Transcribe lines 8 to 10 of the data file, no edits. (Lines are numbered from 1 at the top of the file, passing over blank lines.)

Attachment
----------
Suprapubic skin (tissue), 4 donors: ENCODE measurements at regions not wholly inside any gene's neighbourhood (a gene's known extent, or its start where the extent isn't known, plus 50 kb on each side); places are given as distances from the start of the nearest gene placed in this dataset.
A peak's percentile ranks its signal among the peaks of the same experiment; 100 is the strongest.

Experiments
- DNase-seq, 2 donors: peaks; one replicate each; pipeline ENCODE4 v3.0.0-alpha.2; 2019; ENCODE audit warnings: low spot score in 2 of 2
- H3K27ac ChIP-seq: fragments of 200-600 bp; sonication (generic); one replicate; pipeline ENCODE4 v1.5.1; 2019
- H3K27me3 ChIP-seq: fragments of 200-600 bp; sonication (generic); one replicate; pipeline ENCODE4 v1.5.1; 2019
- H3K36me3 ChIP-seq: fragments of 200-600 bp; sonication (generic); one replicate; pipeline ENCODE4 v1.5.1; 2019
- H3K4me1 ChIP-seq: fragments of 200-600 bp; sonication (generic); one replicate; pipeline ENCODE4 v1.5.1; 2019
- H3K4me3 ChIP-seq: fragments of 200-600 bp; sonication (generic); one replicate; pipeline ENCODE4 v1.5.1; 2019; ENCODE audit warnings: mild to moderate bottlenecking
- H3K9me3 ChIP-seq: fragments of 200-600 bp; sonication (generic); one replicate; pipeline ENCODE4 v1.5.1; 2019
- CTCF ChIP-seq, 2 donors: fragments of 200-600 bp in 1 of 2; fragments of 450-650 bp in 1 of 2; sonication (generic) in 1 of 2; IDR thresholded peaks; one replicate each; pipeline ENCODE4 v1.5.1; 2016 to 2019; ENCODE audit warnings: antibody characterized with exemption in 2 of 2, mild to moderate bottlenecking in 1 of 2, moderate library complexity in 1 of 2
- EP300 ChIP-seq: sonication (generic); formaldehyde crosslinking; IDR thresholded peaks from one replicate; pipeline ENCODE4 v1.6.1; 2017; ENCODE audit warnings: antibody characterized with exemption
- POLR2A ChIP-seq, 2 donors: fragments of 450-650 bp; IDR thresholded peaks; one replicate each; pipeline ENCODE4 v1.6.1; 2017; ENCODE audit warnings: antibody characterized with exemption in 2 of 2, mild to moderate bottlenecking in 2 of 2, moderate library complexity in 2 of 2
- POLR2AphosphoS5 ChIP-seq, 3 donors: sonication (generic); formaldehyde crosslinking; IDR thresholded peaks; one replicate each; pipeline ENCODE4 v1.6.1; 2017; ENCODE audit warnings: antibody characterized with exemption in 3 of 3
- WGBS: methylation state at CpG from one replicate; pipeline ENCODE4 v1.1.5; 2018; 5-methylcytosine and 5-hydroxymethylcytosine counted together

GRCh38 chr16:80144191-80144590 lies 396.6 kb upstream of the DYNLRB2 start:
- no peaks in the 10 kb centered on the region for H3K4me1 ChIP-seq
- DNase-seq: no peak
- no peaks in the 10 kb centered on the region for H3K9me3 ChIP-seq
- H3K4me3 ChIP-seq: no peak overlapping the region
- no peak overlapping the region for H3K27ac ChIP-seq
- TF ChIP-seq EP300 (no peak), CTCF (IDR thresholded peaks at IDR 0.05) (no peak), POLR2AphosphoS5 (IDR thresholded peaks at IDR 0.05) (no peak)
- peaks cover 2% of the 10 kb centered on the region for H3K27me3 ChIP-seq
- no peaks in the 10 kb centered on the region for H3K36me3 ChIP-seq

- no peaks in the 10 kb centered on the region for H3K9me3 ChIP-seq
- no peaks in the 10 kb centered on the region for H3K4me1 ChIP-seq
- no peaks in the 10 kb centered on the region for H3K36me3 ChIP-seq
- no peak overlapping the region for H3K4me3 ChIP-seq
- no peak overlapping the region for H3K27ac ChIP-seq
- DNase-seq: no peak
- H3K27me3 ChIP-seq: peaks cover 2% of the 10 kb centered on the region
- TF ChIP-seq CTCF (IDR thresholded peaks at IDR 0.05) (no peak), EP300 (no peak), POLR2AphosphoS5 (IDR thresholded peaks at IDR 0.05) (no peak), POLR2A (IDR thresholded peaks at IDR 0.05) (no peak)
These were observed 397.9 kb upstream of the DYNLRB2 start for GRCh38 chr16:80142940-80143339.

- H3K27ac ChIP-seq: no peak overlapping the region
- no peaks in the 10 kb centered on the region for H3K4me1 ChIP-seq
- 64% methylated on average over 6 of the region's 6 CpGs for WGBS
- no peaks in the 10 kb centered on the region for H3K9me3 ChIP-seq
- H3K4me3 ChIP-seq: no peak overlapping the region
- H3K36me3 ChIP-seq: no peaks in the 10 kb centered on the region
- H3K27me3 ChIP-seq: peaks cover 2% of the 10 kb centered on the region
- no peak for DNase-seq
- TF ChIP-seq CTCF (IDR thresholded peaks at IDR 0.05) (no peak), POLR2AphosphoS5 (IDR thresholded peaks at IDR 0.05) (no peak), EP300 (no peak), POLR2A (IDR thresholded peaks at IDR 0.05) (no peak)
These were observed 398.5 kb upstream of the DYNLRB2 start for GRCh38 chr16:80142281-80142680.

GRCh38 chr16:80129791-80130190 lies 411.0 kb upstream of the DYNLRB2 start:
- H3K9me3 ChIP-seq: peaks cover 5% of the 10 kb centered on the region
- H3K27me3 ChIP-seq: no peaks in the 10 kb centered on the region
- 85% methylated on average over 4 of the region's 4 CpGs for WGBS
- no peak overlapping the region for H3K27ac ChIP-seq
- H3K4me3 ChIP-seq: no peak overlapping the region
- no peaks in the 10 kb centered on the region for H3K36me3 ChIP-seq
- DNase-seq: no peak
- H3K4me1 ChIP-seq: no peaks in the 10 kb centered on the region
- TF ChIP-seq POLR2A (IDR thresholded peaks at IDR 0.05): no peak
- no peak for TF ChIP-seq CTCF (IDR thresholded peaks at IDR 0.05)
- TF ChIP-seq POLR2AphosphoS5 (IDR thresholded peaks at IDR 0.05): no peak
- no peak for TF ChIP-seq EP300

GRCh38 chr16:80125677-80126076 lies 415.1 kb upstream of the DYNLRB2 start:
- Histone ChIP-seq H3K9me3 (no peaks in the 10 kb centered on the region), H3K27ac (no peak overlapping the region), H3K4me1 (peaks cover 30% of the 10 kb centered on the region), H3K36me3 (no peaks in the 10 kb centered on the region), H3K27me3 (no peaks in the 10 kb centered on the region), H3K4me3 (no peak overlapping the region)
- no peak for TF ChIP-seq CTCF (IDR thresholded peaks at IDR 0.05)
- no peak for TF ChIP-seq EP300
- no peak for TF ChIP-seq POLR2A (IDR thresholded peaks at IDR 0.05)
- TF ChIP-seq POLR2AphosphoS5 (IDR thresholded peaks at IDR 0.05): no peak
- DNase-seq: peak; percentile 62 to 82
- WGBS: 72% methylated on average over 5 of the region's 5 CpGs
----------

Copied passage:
- H3K4me1 ChIP-seq: fragments of 200-600 bp; sonication (generic); one replicate; pipeline ENCODE4 v1.5.1; 2019
- H3K4me3 ChIP-seq: fragments of 200-600 bp; sonication (generic); one replicate; pipeline ENCODE4 v1.5.1; 2019; ENCODE audit warnings: mild to moderate bottlenecking
- H3K9me3 ChIP-seq: fragments of 200-600 bp; sonication (generic); one replicate; pipeline ENCODE4 v1.5.1; 2019